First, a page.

Kate Cain walked into the postgame interview room wearing the Huskers’ Top Dog chain. It goes to the player who, either during that day’s practice or in the game, did the little things, the hustle plays. “I got a good amount of blocks today,” the sophomore center said with a smile. A good amount? Cain flirted with a triple-double in the first game of the season for Nebraska, finishing with 10 points, eight blocks and seven boards, and helping the Huskers blow past Alabama A&M 68-46.
As a team, Nebraska blocked 12 A&M attempts. Cain’s presence in the middle, as has been the case since she stepped on campus two seasons ago, deters smaller opponents from even trying. Nebraska has an intimidating front line, maybe even more so this season.
Head coach Amy Williams opted to go big with her first starting five of the year, using Cain and sophomore Ashtyn Veerbeek, Cain’s understudy at center last year, as her two bigs. Veerbeek was a rebound away from the other award chain Williams gives out to the top rebounder.
Junior wing Taylor Kissinger got that one. She led the team with eight boards. Veerbeek finished with seven.
“Me and Kristian [Hudson] both kinda got a rebound together and I wanted so badly to rip it from her,” she said.
There were plenty to be had Wednesday afternoon, with the Bulldogs connecting on only 20 of their 79 shot attempts (25.3%). Nebraska grabbed 37 of an available 63 boards. The growth point will be in what happened to the ones Nebraska didn’t get.
“If you would have told me before the game we were going to give up 25 offensive rebounds and still even be in the ball game, I would have probably not believed you,” Williams said. But Nebraska did give up 25 offensive boards. Lots of blocked shots will do that, but the Bulldogs fought in the second half, particularly in the third quarter.
A&M head coach Margaret Richards—a Nebraska alum—was proud of that fact. Nebraska was up 46-14 midway through the third quarter, and then the turnovers started flowing from the Husker offense and the battle on the glass started slanting toward the Bulldogs. A&M got 17 of its 25 offensive boards in second half.
“I feel like we played 25 minutes of pretty good defense,” Williams said. And the final 15 minutes? “Plenty of room for improvement.”
Nebraska only gave up eight second-chance points, thouhg. Perhaps a product of Cain. Richards said the Huskers’ overall length bothered her group a great deal. You can attribute the lack of secondary offensive success to that.
Veerbeek said the team took its foot off the gas in the third. A&M had runs of 8-0 and 7-0 in the frame, but Nebraska responded in the fourth and kept the margin hovering around 20 down the stretch.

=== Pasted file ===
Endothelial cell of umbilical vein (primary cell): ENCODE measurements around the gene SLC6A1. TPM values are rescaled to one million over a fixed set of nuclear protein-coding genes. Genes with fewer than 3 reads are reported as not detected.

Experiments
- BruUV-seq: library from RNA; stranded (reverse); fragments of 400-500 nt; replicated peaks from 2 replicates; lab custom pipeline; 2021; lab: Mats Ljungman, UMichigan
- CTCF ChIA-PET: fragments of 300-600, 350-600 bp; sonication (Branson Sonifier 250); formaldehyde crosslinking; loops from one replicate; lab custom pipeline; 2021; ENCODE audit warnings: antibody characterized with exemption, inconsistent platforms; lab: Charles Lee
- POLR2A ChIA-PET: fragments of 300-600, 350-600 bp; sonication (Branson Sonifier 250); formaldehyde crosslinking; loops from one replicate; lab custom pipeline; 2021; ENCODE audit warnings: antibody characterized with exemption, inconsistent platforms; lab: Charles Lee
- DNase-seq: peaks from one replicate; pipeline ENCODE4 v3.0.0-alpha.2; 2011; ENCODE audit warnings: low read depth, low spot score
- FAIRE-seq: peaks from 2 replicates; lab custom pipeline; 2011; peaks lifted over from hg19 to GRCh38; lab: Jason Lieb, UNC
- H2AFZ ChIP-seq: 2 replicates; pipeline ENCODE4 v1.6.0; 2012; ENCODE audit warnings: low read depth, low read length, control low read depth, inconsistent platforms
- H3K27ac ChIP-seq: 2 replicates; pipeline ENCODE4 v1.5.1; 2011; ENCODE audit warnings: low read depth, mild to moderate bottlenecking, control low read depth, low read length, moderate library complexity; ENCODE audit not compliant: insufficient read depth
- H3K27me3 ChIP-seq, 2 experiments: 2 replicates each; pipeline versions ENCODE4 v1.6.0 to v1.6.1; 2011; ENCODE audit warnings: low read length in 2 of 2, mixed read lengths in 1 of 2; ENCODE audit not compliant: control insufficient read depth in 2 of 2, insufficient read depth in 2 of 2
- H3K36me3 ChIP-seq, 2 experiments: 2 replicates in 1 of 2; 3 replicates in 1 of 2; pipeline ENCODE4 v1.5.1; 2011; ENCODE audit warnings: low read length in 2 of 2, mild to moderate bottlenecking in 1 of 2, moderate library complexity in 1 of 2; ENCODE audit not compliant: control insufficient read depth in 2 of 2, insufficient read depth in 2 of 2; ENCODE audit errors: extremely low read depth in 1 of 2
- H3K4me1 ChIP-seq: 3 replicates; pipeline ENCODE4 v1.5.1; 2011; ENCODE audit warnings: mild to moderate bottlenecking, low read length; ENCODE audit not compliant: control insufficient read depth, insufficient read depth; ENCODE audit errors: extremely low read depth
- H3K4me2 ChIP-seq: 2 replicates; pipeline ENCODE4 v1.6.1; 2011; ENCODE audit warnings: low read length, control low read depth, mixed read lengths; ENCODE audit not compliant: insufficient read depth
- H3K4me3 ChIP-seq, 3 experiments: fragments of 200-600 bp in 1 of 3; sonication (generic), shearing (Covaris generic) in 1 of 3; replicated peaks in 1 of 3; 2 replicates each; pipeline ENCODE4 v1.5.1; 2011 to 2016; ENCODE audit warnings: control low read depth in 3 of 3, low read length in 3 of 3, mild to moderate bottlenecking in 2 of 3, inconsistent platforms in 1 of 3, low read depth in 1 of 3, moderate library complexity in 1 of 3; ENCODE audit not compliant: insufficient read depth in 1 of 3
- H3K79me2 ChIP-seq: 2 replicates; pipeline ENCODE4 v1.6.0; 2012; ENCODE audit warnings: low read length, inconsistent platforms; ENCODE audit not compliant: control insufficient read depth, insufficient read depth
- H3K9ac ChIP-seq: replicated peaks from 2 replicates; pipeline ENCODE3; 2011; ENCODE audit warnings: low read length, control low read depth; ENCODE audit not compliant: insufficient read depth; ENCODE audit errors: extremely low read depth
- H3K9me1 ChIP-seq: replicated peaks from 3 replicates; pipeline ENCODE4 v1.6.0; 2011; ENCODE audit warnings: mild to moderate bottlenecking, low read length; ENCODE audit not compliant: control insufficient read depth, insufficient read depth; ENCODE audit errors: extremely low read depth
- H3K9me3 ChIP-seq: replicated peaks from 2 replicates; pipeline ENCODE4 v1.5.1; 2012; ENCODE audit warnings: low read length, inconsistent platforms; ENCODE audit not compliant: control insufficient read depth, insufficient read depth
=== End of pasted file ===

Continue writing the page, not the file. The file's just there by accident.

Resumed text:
“I walk away feeling good,” Williams said. “When we got up 46-14, at that point would I have liked to have seen us keep the foot on the pedal and really find a way to slam home? Yes, I would have. But I think most of that credit goes to [the Bulldogs].”
The kind of versatility that harrassed A&M all afternoon is the same thing the Huskers will be banking on once the tougher games come around. With Cain and Veerbeek both in the starting five, Nebraska’s going to be relying on senior Grace Mitchell, defensive-minded sophomore Kayla Mershon and true freshman Isabella Bourne to bring the size for the second unit.
Cain and Veerbeek didn’t play much together last year—“It’s a little different but we definitely like it,” Cain said of the partnership, “we’ve been working really well together in practice”—but that figures to change this season.
“I’ve worked really hard to be able to expand my role and play with Kate, so getting that opportunity feels good,” Veerbeek said.
Poetic, then, that the first bucket of the season is a triple from Veerbeek.
Williams used the phrase “cautiously optimistic” again in her postgame. Turning off in the third is a piece to work on. The offensive glass is a piece to work on. But if Williams is going to get complimentary play from her two bigs the way she got it Wednesday, good things are on the horizon.
Derek is a newbie on the Hail Varsity staff covering Husker athletics. In college, he was best known as ‘that guy from Twitter.’ He has covered a Sugar Bowl, a tennis national championship and almost everything in between (except an NCAA men’s basketball tournament game… *tears*). In his spare time, he can be found arguing with literally anyone about sports.